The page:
File Image: Cell C
JOHANNESBURG - Mobile network Cell C is on the prowl for acquisitions in the fledging fibre-to-the-home (FTTH) sector as it ramps up its transformation into a full-service telecoms group.

“We are in negotiations to acquire a few exciting opportunities in the fibre space,” Cell C chief executive Jose Dos Santos said yesterday.

“The company’s new C-Fibre connections increased from 3 733 to 16 425. The offering was launched in 2016 with open-access Fibre Network Operators and has continued to grow by launching four new open-access networks earlier this year.”

The company said it would pursue organic and acquisitive growth to shore up its fibre business in the next few years.

The Department of Telecommunications in June said 280 000 homes were connected to fibre in South Africa as of March 2018.

This was more than 191 000 more homes since 2017. Telkom has previously said the company had connected 109 336 homes with Openserve fibre.

Ofentse Dazela, a director of pricing research at Africa Analysis, said fibre was an important growth area for the industry.

“Currently, all big four mobile network operators have invested in the FTTH market and are participating as both infrastructure and service providers. This will help them to offset the impact of the declining voice revenues, a strategy intended to open new revenue streams,” Dazela said.

Cell C also saw a marked uptake in its much-punted entertainment platform, Black, which it launched last year. 

The firm said its customers made up 70 percent of subscribers on Black with 30 percent of subscribers belonging to other networks.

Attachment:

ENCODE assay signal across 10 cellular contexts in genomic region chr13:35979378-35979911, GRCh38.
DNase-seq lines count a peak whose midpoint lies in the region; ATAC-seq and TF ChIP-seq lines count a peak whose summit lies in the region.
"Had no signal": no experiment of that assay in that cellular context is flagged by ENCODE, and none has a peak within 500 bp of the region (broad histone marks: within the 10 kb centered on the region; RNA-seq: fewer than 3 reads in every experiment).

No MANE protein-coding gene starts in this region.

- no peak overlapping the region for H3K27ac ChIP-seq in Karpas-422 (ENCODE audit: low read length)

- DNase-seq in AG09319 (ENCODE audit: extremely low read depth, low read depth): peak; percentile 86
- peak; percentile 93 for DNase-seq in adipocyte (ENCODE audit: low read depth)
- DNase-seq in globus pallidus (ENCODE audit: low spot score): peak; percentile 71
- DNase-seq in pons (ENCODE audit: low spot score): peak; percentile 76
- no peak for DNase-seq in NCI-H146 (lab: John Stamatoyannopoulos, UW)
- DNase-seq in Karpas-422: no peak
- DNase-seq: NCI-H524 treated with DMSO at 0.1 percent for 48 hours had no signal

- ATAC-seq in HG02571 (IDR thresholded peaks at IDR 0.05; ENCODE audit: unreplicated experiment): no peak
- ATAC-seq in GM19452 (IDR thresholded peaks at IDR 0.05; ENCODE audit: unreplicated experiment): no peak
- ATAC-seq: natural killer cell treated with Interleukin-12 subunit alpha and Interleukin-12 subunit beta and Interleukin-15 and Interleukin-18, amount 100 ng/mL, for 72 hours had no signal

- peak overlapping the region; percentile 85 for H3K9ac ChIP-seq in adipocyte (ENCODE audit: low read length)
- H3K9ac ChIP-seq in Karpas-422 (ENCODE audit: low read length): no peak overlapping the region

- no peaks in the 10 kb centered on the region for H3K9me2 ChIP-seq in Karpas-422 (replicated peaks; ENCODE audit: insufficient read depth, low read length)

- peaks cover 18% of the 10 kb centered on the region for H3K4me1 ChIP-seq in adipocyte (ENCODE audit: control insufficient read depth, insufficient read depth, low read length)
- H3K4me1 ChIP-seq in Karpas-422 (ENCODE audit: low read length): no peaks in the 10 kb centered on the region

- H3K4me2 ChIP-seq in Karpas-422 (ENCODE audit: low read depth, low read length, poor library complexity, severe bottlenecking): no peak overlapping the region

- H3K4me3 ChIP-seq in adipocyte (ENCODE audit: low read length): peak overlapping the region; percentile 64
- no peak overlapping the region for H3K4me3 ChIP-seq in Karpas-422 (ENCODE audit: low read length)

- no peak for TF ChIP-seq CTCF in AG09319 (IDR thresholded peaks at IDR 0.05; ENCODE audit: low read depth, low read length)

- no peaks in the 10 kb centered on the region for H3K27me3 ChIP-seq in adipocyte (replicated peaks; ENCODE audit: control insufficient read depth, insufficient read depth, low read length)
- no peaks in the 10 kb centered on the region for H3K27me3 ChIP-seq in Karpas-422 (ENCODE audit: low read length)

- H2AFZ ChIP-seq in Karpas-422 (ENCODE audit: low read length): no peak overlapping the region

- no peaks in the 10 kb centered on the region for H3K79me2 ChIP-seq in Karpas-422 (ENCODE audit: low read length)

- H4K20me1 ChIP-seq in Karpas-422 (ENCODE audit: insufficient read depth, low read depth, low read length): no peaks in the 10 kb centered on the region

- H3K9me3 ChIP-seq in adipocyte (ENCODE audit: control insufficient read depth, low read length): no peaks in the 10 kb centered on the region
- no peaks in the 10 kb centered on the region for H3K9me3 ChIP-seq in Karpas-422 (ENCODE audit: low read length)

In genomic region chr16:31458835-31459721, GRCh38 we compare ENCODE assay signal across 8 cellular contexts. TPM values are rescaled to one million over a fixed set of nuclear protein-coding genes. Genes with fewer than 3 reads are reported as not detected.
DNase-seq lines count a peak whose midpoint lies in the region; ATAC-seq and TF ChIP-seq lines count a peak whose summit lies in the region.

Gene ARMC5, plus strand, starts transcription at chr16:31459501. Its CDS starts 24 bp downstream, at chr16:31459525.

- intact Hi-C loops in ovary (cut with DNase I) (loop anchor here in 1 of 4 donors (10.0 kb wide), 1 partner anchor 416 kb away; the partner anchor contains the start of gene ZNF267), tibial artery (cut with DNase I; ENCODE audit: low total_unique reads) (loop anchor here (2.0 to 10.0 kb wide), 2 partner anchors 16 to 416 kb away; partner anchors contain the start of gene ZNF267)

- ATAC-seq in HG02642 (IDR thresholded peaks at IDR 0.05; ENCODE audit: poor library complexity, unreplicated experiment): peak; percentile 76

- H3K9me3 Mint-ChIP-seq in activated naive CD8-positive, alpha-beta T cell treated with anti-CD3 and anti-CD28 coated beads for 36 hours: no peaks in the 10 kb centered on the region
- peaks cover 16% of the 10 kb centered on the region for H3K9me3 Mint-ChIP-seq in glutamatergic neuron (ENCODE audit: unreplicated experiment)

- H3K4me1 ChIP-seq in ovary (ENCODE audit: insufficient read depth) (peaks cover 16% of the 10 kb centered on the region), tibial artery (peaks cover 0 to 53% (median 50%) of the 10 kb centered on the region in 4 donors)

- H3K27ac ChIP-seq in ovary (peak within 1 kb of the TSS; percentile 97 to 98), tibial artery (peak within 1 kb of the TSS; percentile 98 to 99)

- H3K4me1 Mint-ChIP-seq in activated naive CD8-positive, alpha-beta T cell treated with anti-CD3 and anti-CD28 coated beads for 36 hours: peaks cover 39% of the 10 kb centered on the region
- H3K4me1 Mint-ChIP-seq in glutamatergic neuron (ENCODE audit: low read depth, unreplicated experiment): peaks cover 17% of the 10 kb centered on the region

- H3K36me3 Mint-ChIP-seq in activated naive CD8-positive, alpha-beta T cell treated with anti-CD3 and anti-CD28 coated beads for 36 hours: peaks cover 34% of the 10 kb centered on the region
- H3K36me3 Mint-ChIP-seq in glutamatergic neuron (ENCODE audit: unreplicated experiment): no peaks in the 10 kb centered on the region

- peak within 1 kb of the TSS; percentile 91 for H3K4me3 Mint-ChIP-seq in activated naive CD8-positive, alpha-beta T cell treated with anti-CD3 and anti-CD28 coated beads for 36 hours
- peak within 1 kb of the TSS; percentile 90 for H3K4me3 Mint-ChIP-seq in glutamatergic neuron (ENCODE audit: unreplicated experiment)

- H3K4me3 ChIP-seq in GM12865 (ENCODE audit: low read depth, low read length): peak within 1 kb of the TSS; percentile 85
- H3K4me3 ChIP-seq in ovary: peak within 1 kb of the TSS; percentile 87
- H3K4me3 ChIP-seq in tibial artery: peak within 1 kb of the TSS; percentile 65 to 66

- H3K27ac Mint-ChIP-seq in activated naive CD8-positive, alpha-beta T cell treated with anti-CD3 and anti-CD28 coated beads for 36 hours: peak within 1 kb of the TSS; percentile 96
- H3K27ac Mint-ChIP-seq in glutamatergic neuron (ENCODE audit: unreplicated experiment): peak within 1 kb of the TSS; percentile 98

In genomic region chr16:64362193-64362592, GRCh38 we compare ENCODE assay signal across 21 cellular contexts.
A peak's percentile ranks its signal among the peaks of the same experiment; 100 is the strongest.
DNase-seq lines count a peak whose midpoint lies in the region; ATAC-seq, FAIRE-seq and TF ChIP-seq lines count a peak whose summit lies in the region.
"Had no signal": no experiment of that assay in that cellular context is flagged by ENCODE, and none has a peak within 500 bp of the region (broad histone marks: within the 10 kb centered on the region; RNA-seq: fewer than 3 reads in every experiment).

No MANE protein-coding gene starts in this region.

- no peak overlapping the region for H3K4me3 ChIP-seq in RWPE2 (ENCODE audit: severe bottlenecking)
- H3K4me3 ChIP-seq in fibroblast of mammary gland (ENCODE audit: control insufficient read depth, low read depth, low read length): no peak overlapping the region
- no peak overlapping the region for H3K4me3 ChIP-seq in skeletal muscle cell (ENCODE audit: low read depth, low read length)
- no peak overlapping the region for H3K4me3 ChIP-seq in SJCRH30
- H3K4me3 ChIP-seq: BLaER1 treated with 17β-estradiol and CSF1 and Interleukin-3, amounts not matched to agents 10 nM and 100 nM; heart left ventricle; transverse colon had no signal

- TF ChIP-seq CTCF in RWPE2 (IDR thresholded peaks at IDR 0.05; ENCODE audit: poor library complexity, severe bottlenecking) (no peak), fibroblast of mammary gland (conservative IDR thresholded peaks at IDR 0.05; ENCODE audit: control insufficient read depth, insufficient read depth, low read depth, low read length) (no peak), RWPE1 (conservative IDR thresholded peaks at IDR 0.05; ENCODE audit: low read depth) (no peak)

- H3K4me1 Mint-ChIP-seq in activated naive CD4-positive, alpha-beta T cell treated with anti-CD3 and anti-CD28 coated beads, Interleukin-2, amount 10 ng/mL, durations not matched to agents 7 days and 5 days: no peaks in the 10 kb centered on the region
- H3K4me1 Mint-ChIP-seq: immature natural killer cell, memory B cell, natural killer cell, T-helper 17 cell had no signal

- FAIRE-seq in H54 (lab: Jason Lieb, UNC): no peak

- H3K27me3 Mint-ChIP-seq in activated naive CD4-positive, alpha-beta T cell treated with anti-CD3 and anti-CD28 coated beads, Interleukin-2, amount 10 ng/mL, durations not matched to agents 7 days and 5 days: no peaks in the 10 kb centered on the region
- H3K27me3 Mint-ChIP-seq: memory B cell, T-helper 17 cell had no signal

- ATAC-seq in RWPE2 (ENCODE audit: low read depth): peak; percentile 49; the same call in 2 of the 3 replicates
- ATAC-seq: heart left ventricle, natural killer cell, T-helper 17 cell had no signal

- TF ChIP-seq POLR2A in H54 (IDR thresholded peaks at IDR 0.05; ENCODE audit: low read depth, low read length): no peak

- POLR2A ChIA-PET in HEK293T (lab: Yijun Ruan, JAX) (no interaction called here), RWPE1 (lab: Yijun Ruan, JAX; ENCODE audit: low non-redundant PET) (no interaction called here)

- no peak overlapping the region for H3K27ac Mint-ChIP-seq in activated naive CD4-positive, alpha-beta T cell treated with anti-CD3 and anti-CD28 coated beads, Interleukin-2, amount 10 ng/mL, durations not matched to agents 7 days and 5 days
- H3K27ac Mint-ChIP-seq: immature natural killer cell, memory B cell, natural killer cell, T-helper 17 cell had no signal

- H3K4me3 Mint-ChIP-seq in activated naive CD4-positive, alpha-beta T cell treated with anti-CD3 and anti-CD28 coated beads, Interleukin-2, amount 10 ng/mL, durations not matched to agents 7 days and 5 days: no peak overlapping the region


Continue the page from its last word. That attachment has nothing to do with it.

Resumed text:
Smaller loss

The company reported a net loss of R645m in the six months ended June, an improvement of 33 percent compared with a loss of R968m in the prior year.

The group’s service revenue increased 11 percent from R6.2billion to R6.9bn, while earnings before interest, taxes, depreciation and amortisation increased 16 percent to R2.4bn.

The group said its total active subscriber base increased by 600 000 customers to 16.3 million in the six months.

However, the group saw its total active data subscribers decline from 12.6m in the comparative period to 12.1m in the six months under review.

The group’s data revenue, however, increased from R2.4bn to R2.9bn, comprising 52 percent of the group’s total revenue in the period.

A Deloitte mobile consumer survey released yesterday found that when it came to customer retention, value for money for access to data and the internet, trumps everything across all age groups, geographic areas and genders.

The report further found that South African mobile subscribers are looking for cheaper data prices - to the extent that large-scale consumer activist movements have been formed.